Oak Grove has a dual accreditation through the Western Association of Schools and Colleges (WASC) as well as the California Association of Independent Schools (CAIS). If you don’t already know how this works, an independent school, through an in-depth review process, is granted one-, three-, or seven-year accreditation status. The process begins with a 12-month self-study, which is broken into 16 chapters covering all aspects of the school, including curriculum, climate, finances, physical plant, human resources, administration, safety, and so much more.
This is an amazing opportunity. This process assists us in reviewing what we say we do against what we actually do. Talk about mirrors! Even though seven years is the longest accreditation stretch offered through WASC/CAIS, Oak Grove is currently in our eighth year. We were supposed to be reviewed last year. However, on a glorious Saturday morning in 2018, I was sitting at my kitchen island replying to emails, and in popped a message from CAIS Accreditation Director, Mariana Robles. She explained that there were twice as many schools up for accreditation than usual and, since Oak Grove was in good standing, questioned if we would be open to pushing our self-study one more year.
This was the quickest email I have ever written; I couldn’t reply fast enough! Within a couple of moments, Mariana replied back with, “Wow! That was a quick response! Thank you, Jodi, for being willing to help.” Ha!
Beginning in January 2019, we began working intensely on our self-study, which included 93 committee members and a 12-month timeline. The self-study itself included 85 questions to be answered, along with oodles of “evidence” like financial data, enrollment and retention numbers, proof of best practices, curriculum scope and sequence, parent handbook, emergency procedures, teacher guidelines, on and on.
One of the questions in the Education Program section asks, “Taking into account the future world in which the school anticipates that its students will be living, describe how the curriculum is informed by that vision.” This one is particularly interesting to me. Here’s why. Research strongly suggests that current employers and world leaders are looking for people who can solve complex problems with an ability to negotiate on a global level, often through conflicting cultural, social, and political ideology. People must have the ability to synthesize discordant ideas because the world’s interdependence is rapidly narrowing and these are skills that cannot be performed by a computer.
Oak Grove’s academic program emphasizes critical and creative thinking to solve complex problems; the ability to collaborate with others, which requires clear communication, flexibility, cultural sensitivity, and deep listening skills. Throughout Oak Grove’s curricular and co-curricular programs, which are outlined in the Arts of Living and Learning, we incorporate a climate of inquiry, self-reflection, understanding through relationship, aesthetics, attention, metacognition, citizenship, and environmental stewardship.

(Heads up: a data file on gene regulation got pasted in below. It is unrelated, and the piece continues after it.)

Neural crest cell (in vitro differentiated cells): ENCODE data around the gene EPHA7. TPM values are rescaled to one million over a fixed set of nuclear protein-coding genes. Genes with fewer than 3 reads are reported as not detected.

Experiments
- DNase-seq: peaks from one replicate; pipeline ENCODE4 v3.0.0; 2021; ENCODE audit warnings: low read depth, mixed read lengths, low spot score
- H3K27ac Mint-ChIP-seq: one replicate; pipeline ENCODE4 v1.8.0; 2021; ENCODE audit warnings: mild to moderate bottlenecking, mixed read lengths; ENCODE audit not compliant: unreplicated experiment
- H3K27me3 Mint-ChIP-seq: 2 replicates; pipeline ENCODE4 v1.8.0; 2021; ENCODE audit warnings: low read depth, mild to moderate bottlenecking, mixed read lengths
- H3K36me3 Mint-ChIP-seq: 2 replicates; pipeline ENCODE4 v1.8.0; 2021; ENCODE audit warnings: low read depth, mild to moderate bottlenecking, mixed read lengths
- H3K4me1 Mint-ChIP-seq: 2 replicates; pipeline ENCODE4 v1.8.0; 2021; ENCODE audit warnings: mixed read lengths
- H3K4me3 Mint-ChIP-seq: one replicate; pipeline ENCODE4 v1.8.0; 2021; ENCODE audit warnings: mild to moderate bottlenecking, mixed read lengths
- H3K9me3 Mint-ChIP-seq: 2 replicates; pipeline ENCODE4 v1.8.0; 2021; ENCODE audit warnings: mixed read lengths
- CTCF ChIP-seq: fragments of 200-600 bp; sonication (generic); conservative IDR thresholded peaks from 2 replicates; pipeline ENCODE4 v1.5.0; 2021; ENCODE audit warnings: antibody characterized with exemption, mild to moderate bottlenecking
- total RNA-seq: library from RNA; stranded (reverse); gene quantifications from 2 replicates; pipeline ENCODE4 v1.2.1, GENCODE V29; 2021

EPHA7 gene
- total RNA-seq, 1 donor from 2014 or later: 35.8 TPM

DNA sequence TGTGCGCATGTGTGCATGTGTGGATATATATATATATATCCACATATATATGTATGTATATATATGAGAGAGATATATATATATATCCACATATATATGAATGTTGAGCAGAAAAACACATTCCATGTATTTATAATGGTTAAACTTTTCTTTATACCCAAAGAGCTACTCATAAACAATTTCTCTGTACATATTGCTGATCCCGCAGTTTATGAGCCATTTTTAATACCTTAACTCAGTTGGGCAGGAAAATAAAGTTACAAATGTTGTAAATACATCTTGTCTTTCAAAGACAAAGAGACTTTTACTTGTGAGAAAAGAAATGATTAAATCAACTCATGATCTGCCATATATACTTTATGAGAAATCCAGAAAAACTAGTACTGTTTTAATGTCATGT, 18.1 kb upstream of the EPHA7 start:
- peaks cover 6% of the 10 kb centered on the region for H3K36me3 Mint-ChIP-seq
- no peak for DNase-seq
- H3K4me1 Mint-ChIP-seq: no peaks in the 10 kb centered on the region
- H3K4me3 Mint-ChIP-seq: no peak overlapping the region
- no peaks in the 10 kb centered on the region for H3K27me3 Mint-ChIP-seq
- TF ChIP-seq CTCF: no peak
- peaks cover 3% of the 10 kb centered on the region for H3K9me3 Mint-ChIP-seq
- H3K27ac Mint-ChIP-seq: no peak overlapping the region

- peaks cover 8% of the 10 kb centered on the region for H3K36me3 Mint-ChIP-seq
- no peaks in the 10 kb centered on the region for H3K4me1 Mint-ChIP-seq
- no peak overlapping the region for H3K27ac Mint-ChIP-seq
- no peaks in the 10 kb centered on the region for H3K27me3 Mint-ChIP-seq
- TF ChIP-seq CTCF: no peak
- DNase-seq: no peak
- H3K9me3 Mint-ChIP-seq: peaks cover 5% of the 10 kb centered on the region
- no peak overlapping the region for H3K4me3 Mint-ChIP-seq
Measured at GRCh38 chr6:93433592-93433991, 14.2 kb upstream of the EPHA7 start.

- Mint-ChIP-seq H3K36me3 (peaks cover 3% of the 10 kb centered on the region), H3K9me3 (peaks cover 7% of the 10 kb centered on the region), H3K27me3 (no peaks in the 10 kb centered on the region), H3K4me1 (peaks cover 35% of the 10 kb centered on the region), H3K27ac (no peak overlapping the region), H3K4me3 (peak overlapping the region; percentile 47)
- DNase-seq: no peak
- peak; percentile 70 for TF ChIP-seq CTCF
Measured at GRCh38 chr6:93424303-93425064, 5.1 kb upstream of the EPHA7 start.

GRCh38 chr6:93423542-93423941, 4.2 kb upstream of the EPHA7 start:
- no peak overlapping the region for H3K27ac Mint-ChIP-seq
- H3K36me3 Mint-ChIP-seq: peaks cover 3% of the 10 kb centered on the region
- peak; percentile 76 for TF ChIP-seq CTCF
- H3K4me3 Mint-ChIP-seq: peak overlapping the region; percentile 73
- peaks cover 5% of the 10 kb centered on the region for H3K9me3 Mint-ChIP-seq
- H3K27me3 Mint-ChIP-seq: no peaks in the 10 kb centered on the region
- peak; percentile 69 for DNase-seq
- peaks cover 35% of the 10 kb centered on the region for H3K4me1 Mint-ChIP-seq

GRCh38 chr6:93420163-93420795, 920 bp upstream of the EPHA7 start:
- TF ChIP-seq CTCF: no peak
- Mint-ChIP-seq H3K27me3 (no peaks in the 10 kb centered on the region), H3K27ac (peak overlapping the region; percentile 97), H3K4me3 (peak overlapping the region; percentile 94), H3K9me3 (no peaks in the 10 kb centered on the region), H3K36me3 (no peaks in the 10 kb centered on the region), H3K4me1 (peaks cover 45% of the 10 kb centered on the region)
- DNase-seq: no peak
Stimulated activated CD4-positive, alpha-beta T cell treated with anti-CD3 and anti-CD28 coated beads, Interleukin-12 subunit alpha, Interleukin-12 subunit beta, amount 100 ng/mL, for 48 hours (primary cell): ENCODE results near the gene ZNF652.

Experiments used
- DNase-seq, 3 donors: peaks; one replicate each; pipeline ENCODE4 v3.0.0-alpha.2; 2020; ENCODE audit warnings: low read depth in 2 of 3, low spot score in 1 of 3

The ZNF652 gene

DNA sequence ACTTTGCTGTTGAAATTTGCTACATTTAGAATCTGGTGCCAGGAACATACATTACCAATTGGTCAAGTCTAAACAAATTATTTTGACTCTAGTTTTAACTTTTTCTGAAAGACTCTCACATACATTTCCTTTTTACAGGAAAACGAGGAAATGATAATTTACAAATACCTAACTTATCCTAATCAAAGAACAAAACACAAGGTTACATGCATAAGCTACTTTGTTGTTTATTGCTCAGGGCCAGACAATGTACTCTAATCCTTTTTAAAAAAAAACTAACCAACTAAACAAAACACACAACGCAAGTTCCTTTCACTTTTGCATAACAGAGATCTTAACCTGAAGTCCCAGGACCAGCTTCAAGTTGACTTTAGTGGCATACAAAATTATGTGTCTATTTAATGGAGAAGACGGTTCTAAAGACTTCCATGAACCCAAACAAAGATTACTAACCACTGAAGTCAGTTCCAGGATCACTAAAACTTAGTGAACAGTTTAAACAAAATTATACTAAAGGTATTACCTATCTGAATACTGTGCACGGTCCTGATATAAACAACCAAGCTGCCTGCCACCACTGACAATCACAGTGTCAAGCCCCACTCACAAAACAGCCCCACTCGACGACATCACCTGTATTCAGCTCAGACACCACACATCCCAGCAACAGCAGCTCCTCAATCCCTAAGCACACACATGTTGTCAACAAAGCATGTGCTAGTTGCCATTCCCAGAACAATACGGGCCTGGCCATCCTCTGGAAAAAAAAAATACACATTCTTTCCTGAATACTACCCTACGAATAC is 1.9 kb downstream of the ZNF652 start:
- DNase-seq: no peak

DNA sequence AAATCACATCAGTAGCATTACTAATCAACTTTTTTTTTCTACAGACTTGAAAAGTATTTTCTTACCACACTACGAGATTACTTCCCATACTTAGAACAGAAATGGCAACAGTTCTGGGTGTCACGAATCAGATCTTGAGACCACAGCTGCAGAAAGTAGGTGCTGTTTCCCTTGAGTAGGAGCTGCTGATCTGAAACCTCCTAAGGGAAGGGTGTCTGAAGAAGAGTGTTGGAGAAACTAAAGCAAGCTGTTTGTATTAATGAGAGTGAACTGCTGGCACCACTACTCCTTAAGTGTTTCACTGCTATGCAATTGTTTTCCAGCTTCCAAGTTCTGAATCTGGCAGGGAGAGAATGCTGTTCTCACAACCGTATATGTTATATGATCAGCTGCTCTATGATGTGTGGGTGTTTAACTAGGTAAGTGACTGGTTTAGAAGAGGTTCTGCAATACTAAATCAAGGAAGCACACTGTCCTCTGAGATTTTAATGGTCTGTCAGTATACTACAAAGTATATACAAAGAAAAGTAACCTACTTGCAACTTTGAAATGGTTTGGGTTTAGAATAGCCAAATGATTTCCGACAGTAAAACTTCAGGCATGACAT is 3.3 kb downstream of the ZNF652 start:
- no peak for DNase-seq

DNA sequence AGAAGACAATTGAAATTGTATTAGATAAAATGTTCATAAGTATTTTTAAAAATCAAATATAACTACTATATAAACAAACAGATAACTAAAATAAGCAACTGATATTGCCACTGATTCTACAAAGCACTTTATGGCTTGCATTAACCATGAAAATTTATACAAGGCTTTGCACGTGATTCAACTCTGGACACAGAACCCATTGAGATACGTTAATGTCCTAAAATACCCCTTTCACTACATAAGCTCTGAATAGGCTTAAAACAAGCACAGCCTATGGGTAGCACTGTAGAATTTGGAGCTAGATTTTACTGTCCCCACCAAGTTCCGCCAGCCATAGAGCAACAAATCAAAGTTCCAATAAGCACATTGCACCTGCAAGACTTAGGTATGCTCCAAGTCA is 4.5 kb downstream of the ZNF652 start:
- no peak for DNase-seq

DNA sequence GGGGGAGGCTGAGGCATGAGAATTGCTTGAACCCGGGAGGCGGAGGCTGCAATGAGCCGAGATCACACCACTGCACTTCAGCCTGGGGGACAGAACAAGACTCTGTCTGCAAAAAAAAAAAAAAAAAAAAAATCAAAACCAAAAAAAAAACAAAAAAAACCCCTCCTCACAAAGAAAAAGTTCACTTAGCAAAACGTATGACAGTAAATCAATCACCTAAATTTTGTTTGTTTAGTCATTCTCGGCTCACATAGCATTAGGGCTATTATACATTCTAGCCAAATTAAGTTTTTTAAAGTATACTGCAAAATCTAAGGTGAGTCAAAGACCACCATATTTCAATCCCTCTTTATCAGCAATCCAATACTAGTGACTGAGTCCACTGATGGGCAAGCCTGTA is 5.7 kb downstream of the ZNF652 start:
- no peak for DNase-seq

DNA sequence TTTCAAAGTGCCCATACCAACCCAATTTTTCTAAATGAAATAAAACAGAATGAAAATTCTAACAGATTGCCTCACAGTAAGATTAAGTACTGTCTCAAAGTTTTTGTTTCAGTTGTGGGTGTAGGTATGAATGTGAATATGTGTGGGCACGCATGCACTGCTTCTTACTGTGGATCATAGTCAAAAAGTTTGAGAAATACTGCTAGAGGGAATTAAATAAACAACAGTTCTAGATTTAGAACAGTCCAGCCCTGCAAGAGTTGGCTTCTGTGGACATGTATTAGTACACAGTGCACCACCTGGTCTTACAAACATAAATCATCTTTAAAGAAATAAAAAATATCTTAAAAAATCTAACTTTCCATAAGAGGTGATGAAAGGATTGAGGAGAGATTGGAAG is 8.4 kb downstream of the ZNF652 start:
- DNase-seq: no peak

The truth is, however, that Oak Grove is not focused on simply preparing our students for the world they will someday inhabit. We are honoring them as they are today in the world in which they live now. Yet perhaps most importantly, we are preparing our students to change that world for the better – not just for humans, but for all the world’s inhabitants. We already see this with our alums, like the ones highlighted in our many publications and the ones who are now Oak Grove parents and members of the faculty.
Krishnamurti once said, “A school, through its students, should bring a blessing to the world.” This is a radical idea, and at its core, Oak Grove is a radical school. Aristotle talks about living a eudaimonic life, which is living a life of virtue and excellence, living our highest self. This might be similar to what Krishnamurti referred to as “flowering in goodness.”
What is most significant about this concept isn’t the benefit to oneself, but how living this way is a benefit to others and therefore initiates an endless cycle of reciprocity. In many ways, in living life in this way, one is bringing a blessing to the world and therefore receiving this blessing.
Let’s enjoy this opportunity to share the vibrant learning of both student and teacher here at Oak Grove against the backdrop of beauty and serenity on our campus.
Head of School